When one is writing about music, the first impulse is often to boil an artist down to their essence: distilling a career or a series of albums down to a pithy description of genre, style, and broad message. You could label Gabriel Kahane a lot of things: a singer-songwriter, a classical composer, a theater writer, a polymath. He’s dabbled in everything from a song cycle about online personals (2006’s Craigslistlieder) to an off-Broadway musical (the Public Theater’s February House) to a concept album about Los Angeles architecture (2014’s The Ambassador). His latest output is The Fiction Issue, a chamber music album in collaboration with string quartet Brooklyn Rider and singer Shara Worden (a/k/a My Brightest Diamond).
But Kahane balks at the idea of labeling himself or his style, which is as fluid as the variety of modes and subject matters that he works across. “Please, please, please, please, please, stop talking about genre,” he tweeted in December, which sparked an online discussion across a few social platforms about the usefulness of slapping labels on musicians.
Kahane considers himself a storyteller more than any one type of musician. “There are a lot of scales on which to tell stories. I’m much more interested in the quality of the work rather than the style of the work,” he explains, speaking from a tour van on the outskirts of Portland, Oregon. “It’s really a question of, ‘What is the content that excites you?'”
Kahane draws inspiration from a deep and rich variety of sources. Songs on The Ambassador alone, for example reference everything from robot mortality in Blade Runner to the assassination of RFK to movie villains’ peculiar love of modernist architecture. The Fiction Issue is broken down into three parts: the six-part title song cycle; “Bradbury Studies,” a deconstruction of one of the songs from The Ambassador; and “Come On All You Ghosts,” three movements based on the works of poet Matthew Zapruder.
The title song cycle came about when Kahane made his Carnegie Hall debut back in 2012. He’d been commissioned to write a new piece for the concert, and approached Brooklyn Rider, who he knew but had yet to work with, and Worden, a longtime friend. It was the start of what would become a years-spanning musical collaboration.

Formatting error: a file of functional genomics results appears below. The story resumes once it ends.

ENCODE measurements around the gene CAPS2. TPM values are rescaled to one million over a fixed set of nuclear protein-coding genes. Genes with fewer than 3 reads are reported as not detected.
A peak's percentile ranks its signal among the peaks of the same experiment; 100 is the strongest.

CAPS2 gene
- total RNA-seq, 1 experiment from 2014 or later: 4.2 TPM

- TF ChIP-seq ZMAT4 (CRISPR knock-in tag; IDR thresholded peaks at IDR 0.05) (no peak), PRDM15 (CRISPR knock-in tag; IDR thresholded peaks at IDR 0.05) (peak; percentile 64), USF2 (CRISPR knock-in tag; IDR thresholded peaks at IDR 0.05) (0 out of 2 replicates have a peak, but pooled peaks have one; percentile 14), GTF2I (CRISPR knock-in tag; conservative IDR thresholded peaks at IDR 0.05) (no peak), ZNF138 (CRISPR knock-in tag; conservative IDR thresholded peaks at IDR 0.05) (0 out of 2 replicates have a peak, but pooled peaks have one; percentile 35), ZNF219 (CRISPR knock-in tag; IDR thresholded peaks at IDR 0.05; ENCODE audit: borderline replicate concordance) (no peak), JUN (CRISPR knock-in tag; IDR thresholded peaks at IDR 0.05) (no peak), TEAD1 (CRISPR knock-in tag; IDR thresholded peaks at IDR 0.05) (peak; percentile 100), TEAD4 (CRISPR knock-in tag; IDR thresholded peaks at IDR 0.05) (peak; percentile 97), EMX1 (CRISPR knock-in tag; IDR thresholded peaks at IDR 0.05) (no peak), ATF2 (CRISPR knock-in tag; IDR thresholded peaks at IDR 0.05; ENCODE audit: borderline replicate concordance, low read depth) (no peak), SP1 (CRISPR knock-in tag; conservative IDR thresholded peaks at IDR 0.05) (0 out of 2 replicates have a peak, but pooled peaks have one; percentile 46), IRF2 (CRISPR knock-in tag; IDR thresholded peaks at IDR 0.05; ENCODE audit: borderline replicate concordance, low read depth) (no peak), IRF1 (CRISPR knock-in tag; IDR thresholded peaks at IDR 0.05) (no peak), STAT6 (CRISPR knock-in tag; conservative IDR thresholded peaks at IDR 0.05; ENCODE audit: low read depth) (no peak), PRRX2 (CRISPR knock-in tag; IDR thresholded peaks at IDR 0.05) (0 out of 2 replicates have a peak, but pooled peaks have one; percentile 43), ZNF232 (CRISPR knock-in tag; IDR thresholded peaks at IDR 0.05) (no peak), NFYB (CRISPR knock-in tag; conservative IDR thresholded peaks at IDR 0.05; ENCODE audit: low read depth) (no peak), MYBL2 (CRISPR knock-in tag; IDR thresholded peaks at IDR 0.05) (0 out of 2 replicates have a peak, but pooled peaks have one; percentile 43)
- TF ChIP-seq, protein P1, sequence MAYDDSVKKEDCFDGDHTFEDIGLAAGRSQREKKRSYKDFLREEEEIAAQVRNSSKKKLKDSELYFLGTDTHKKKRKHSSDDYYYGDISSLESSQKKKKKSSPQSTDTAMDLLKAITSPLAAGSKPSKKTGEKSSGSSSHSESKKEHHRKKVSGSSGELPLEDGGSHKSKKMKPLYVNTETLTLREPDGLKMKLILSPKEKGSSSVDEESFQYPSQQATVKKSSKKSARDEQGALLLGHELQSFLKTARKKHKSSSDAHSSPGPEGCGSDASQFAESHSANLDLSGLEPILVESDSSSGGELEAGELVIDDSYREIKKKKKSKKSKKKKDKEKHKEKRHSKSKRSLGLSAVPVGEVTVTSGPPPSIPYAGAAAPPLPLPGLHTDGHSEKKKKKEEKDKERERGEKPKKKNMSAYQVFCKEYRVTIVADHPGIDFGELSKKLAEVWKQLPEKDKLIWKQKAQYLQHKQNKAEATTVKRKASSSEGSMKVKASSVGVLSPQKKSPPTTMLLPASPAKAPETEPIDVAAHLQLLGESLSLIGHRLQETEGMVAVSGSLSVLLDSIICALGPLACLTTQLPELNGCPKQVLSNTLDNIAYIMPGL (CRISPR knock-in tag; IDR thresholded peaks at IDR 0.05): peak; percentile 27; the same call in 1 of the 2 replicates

“It is a record of these relationships as much as it is about the music,” Kahane says of the album. “It’s really a document of our musical relationship of the last four years or so.”
The piece itself — whose title is a tongue-in-cheek reference to the New Yorker’s annual Fiction Issue — is a stream-of-consciousness song cycle that toggles between the inner monologues of two unnamed people, as sung by Kahane and Worden. The exact subject matter is open to interpretation: There are hints of a disaster in the recent past, and the narrators struggling to push past it.
“What’s a day without a donut?/Light skitters on the sidewalk/My neck feels like an instrument of sunshine,” Kahane sings in the second movement, over a string arrangement that seems to rise into that sunny sky. The lyrics are often funny, too. “I’d wear my shades underground for a number of reasons,” Worden sings in the first movement. “One: to be dashing; two: to be anonymized. Three: to be a spy.”
“Very broadly speaking, it’s a coming-of-age piece. But I tend to be pretty cagey about talking about lyrics,” Kahane says when asked about the piece. “It’s important to me that that subjectivity and ambiguity is there. I really want to let people have their own journey through the narrative.”
Kahane released The Fiction Issue on his own label, Magdeburg Music, which he named for the German town where his grandmother grew up. Originally, the record was intended to be released by Sony, who had put out The Ambassador, but Kahane made the decision to back away from the label and strike out on his own early in the recording process. Though he stresses that Sony was open and supportive when it came to the 2014 album, The Fiction Issue proved to be too idiosyncratic for the label.
“The Ambassador was probably a more commercially viable album than this one was going to be, so I just asked to buy it back from them,” he explains. “It seemed like I’d be better off doing it on my own.”
Kahane is no stranger to collaboration. In his varied career, he’s worked with Sufjan Stevens, the Kronos Quartet, playwright Seth Bockley, and his father, conductor and pianist Jeffrey Kahane, to name a few. In 2014, BAM commissioned him, along with Tony-winning director John Tiffany and set designer Christine Jones, to adapt The Ambassador into a stage show, which featured towers of papers that mimicked the skyline of Los Angeles. Recently, he wrote the lyrics for a song called “Sleek White Baby,” from the Punch Brothers’ latest album, with the band’s Chris Thile sending him a melody via iPhone and Kahane responding with words. “It was a very 21st-century collaboration,” Kahane says with a laugh.
Kahane is on tour with Brooklyn Rider for The Fiction Issue now, making a stop this Sunday at recently opened Williamsburg venue National Sawdust. And he’s not showing any signs of slowing down from there: He’s putting finishing touches on two new pieces for the New York Philharmonic, in the early stages of developing a new piece for the Public Theater, and working on a choral piece for the Brooklyn Youth Chorus and the San Francisco Girls’ Chorus based on a text by poet Anne Carson. His plate is full, but working with such various creative partners only energizes him.
“Being a creative person is very lonely,” Kahane says. “Sometimes the collaborative act is a pleasure — a respite from the loneliness and solitude of writing music and lyrics on your own.”
Gabriel Kahane performs at National Sawdust on February 7. For ticket information, click here.
This article from the Village Voice Archive was posted on February 5, 2016